Another interesting year to look at is 1946, when the Republicans picked up an amazing 20 seats in the Senate and 55 in the House, to give the G.O.P. their first control of Congress since 1932. Harry S Truman's first midterms were a disaster for his party, but their significance was how short—lived. The Democrats picked up nine seats in the Senate and 75 in the House two years later to wrest Congressional control right back. Harry Truman famously campaigned for re—election to fight a "do—nothing Congress" and it worked.

The 1938 and 1946 midterms therefore effectively demonstrated that it is not at all uncommon after a realigning election for there to be several cycles when the momentum party does poorly at the polls. And, as is particulary germane given what transpired on Tuesday, such failures don't necessarily indicate a shift in the nation's ethos.

Moving forward, in Truman's second midterm elections in 1950, the Democrats lost five seats in the Senate and 28 in the House. Dwight Eisenhower's Republicans in his second midterm in 1958 lost eight seats in the Senate and 48 in the House. Though certainly Watergate—related, Richard Nixon's Republicans in 1974 lost four seats in the Senate, and 48 in the House in what would have been his second midterm if he hadn't resigned.

Ronald Reagan's Republicans in 1986 lost five seats in the House and an astounding eight in the Senate during his second midterm. And, Bill Clinton's Democrats in 1998 gained five seats in the House, while losing three in the Senate during his.

As such, in the modern era, these second term elections have typically been quite hard on the Party in the White House. With that in mind, for last Tuesday's results to become anything more significant than the normal sixth—year jinx, the Democrats are probably going to have to keep the Congress in 2008, and at the same time take over 1600 Pennsylvania Avenue.

Anything short of that, and 2006 will probably be seen by history as just a bump in the road for a conservative revolution that began in 1980 when Ronald Reagan was first elected.

Facts are a Stupid Thing

Klein and Krugman had no trouble forecasting the longer term significance of a president's second midterm elections without much reference to history. A strong performance by the Party not in the White House does not necessarily auger well for such efforts in the next cycle.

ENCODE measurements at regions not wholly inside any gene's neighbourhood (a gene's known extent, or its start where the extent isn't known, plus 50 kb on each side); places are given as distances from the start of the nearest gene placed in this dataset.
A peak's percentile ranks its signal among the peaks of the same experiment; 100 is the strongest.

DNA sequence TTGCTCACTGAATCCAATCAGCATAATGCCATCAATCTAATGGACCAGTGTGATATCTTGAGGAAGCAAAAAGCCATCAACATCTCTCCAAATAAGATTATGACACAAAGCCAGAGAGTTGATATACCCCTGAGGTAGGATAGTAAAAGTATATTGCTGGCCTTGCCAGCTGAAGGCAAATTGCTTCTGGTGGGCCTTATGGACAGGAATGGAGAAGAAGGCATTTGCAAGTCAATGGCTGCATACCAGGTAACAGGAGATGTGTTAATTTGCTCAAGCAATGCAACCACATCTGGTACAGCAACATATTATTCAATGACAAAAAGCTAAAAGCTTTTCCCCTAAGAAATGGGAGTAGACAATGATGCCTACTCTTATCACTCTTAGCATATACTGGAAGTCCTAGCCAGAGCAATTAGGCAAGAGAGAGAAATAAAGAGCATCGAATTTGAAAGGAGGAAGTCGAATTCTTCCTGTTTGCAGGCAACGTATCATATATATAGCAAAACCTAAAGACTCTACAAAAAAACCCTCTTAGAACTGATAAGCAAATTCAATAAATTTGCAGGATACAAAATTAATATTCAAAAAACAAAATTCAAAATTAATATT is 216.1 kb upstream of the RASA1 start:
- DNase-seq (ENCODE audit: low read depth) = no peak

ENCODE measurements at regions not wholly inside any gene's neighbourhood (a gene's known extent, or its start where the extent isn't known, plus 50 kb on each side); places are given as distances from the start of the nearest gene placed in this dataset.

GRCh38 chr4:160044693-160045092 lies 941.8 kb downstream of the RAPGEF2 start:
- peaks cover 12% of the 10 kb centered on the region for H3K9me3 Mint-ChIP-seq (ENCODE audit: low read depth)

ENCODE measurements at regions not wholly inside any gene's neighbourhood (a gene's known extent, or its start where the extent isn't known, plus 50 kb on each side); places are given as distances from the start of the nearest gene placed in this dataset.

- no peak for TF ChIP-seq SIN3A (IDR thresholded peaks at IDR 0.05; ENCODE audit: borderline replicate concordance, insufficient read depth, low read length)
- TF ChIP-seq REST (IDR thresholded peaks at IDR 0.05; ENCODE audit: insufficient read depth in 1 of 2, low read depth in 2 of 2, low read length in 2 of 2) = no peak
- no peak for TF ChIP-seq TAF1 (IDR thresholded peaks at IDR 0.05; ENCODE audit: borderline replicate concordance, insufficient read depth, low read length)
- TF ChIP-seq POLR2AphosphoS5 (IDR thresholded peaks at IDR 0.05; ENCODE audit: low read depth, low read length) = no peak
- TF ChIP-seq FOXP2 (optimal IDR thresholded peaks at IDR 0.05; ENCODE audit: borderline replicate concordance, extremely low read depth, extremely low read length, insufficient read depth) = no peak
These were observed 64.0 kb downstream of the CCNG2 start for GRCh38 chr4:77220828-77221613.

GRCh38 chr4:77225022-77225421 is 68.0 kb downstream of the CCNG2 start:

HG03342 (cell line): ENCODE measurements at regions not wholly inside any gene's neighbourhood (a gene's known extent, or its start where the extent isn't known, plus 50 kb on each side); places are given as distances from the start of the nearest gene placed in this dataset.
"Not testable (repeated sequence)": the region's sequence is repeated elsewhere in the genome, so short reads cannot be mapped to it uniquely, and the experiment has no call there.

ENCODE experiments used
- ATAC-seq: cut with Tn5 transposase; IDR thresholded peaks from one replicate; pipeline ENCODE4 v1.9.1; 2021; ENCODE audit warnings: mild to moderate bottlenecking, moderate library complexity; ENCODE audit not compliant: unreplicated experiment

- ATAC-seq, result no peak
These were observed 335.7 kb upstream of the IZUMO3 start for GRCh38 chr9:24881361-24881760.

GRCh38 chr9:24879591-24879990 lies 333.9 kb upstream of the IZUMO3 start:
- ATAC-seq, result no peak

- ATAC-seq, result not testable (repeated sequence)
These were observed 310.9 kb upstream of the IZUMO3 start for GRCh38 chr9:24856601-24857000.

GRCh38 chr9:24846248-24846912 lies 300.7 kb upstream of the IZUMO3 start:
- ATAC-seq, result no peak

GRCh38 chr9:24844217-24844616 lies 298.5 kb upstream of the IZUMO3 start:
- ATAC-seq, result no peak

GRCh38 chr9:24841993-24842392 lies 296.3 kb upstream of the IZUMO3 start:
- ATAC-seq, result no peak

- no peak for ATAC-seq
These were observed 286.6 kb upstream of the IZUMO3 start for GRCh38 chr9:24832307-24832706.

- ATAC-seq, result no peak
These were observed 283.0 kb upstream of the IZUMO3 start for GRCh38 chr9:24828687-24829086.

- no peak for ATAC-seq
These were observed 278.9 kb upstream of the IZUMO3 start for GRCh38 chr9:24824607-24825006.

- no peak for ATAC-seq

Obviously, this wasn't the case in 1940, but Roosevelt's running for a third term certainly confounds the data. In 1950, Truman's Democrats faired well enough to keep control of Congress, yet Eisenhower still won the White House two years later.

After losing the House and the Senate in 1952, the Democrats took both chambers back in 1954, and kept them right into the 1960 presidential elections. As such, it's difficult to conclude that the Democrats' strong showing in 1958 had anything to do with John F. Kennedy's victory in 1960. Similarly, Jimmy Carter's victory in 1976 likely had more to do with Watergate than the Democrats' strong showing in the 1974 midterms.

On the other hand, the Republicans' poor showing in 1986 certainly had no impact on George H. W. Bush taking the White House in 1992. And, the Democrats' fairly good showing in 1998 didn't portend anything of substance for Al Gore's presidential run, although he did win the popular vote.

Finally, it would be interesting to see whether a sixth—year midterm victory carries with it any momentum into the next Congressional cycle. Such was not the case in 1940 when the Republicans picked up five seats in the Senate, lost seven in the House, and continued to be the minority Party in both chambers despite a very strong showing in the previous elections. However, after a strong Republican showing in 1950, the GOP followed this up by taking both chambers in 1952, as Eisenhower brought with him a huge coattail.

After the fabulous showing by the Democrats in 1958, they lost a seat in the Senate, and twenty in the House as the nation elected President Kennedy. A somewhat similar result occurred in 1976, when after a fabulous election in 1974, the Democrats were only able to add one seat in the Senate and one in the House when Carter brought with him almost no coattail.

A strong showing by the Democrats in 1986 did little for them in 1988 when they added two seats in the House, and nothing in the Senate. And, in 2000, the Republicans added only one seat in the House and actually lost five in the Senate after a mixed showing in 1998.

Adding it all up, it appears that the midterm elections in a president's sixth year in office have virtually no predictive impact on what is going to happen two years later when the country goes to elect a new Congress and a new president. Nor is it evidence of a changing of the political guard if the minority Party is successful in taking a majority. This makes statements by Sen. Joe Lieberman (I/D—Connecticut) on Sunday's Meet the Press all the more sage:

The fact is that this was not a major realignment election in my opinion. This was the voters in Connecticut and elsewhere saying that 'We're disappointed with the Republicans; we want to give the Democrats a chance.' But, I believe that the American people are considering both major political parties to be in a kind of probation, because they're, they're understandably angry that Washington is dominated too much by partisan political games and not enough by problem—solving and patriotism, which means 'Put the country and your state first.' [emphasis added]

Nicely said, Senator. Sadly, we shouldn't expect the Democrats or their media minions to care much for impartial analysis or sound historical reference as they continue their victory laps in the days and months to come.

Noel Sheppard is a contributing writer to American Thinker.  He is also contributing editor for the Media Research Center's NewsBusters.org, and a contributing writer for its Business & Media Institute.  Noel welcomes feedback.